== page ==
Today in cognitive dissonance: Relating to Battlefield 4

On one hand, feeling pride about the Swedish game developers at DICE and the technically and visually astonishing fourth installment of their first-person shooter series Battlefield.

On the other; torment about the game’s nihilistic and intellectually void exploitation of senseless violence with no apparent human cost, emotional impact or political consequence.

BATTLEFIELD-4

Who’s racist in Sweden? Everyone!

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Johanna Langhorst had an article over at SVT Debatt the other day in which she goes all in to reinforce the new favorite pet in left-leaning commentary – collective guilt and, specifically, collective Racism.

Because you see [irony ahead], deep down, we’re all Racists. Racism is the new original sin, to which the only salvation is unconditional confession. Langhorst, in her good graces, doesn’t limit her confession to herself in the article, but declares us all sinners of Racism – presumably assuring her own salvation and forgiveness in the process. Who’s her savior? Perhaps a manifestation of that missing paternal presence from childhood that seems to lurk in the background whenever there’s Messianic preachings of guilt going on.

Anyway. It’s obvious that personal scrutiny and introspection is everyone’s obligation, but there still has to be an incentive for it. I suppose different ideologies (or theologies) go about this in different ways, but I’m pretty sure most behaviorists would agree that positive motivation, driven by reward and a sense of being part of the solution, is stronger than motivation driven by fear or guilt.

Nevertheless, Langhorst evidently believes there’s good reason to smear this smelly epithet of Racism on society as a whole. After all, there’s been a couple of reports of incidents with racial undertones in the media recently. And Langhorst have “dark-skinned friends“ who’ve been subject to racial slurs. I guess with a little accumulation and extrapolation one could reach any conclusions about society.

I’m not belittling hers or her friends experiences, or defending any media report. I just think her way to generalize and ascribe attributes collectively is reckless, counterproductive and, well, somewhat racist in itself.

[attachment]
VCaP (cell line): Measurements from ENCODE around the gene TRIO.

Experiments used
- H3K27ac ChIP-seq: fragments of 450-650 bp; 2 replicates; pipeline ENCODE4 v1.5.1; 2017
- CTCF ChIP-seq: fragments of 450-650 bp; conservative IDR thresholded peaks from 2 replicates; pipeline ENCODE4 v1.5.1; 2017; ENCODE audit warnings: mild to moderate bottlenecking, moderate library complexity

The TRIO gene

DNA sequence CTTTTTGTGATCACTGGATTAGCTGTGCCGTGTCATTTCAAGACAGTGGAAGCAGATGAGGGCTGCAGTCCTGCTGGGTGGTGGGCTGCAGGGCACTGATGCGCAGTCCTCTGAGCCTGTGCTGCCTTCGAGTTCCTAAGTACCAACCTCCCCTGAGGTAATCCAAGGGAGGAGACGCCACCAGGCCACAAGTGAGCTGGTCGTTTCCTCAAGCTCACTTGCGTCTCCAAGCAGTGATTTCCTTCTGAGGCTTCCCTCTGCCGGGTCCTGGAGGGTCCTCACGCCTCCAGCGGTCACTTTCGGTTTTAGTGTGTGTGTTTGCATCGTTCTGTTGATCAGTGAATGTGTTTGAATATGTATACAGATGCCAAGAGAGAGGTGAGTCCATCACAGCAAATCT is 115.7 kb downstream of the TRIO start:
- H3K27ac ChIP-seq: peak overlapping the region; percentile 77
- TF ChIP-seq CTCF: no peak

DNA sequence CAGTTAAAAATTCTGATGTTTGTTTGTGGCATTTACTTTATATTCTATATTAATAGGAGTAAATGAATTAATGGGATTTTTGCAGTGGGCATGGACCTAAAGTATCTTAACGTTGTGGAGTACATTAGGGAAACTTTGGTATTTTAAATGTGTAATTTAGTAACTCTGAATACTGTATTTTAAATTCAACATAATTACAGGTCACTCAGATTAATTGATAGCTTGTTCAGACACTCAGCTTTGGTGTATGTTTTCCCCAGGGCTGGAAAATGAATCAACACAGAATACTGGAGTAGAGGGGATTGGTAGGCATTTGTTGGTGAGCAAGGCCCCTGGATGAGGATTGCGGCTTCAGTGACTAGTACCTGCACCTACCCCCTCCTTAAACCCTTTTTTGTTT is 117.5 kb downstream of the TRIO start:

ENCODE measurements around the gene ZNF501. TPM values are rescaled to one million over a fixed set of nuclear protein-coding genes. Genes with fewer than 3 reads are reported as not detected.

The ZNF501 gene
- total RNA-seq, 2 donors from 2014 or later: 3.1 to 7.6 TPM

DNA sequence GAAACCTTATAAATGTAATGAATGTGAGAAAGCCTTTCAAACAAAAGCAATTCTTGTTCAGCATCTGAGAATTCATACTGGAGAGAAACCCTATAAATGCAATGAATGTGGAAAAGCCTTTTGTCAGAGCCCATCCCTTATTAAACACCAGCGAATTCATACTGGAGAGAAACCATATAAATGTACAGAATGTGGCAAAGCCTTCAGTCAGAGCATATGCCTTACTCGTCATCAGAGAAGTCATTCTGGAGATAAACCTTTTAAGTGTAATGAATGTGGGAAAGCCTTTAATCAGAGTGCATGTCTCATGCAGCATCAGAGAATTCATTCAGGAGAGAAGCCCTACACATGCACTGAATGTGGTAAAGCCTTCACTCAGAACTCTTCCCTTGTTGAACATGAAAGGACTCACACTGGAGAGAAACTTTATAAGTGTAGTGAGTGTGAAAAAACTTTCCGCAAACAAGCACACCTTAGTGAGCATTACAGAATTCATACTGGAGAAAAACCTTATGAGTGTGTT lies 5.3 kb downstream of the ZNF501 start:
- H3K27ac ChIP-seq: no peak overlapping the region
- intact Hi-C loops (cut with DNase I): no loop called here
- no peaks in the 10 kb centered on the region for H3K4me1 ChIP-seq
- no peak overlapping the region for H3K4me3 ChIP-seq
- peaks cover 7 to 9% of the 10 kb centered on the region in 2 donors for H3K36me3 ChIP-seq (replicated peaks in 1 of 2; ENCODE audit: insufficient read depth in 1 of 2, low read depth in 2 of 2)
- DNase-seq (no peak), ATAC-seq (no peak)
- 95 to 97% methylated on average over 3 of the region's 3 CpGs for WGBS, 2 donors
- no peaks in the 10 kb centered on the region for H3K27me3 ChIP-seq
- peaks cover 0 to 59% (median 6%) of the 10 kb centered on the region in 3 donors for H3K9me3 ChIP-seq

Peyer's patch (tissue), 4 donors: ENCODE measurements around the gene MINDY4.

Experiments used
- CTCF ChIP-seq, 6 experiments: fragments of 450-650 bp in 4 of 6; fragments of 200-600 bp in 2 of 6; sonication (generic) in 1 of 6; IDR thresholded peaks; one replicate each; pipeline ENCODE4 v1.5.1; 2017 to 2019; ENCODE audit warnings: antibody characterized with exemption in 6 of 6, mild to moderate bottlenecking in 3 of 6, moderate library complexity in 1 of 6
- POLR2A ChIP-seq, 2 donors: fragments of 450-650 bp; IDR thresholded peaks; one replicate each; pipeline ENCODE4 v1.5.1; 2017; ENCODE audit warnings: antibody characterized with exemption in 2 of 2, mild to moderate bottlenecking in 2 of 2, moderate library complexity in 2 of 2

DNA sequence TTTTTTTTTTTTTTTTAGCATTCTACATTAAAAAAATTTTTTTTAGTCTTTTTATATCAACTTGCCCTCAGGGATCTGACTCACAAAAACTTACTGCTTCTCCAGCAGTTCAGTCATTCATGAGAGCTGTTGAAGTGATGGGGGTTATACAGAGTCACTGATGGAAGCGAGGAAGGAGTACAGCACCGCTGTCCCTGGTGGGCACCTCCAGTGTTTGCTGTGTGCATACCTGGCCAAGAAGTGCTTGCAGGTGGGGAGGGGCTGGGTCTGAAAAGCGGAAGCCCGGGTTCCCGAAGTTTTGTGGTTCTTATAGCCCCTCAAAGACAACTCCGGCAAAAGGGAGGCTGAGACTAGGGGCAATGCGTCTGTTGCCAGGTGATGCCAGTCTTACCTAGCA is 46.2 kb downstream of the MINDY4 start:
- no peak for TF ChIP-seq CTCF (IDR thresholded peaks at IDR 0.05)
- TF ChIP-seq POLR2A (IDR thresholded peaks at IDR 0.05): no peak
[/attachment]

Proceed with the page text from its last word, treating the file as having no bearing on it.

But the twist of the story has to do with another of Langhorst’s bold claims – the notion that an unwillingness of “white majority-Swedes” to relocate to the troubled, failed suburbs is yet another signature of “the deep roots of Swedish racism” and “racist structures”:

The same Swedes who would never consider living in Tensta or Rosengård. The same Swedes who put their children in all-white schools and hire cheap, likely illegal foreign housemaids.

That is, a mere hesitation to put yourself and your family in one of those troubled areas is racist. Then what to make of this fact: Langhorst herself left Tensta in 2011 after her son had been robbed twice in a month and didn’t dare walking home alone anymore. Yes, the very same suburb she mentions in the article. That’s pretty amazing. She actually accuses society of racism – for something she did herself just two years ago.

One would think that such a terrible personal experience would make her a bit more humble and empathic for the choices of others when it comes to the future and safety of their families. Or, at least, that some kind of cognitive dissonance would prevent her from putting it so bluntly as to essentially label herself racist.

Then again, maybe that’s how she really feels. And maybe that’s why she’s so eager to blame someone else. It’s not she who’s racist – it’s everyone else. Everyone!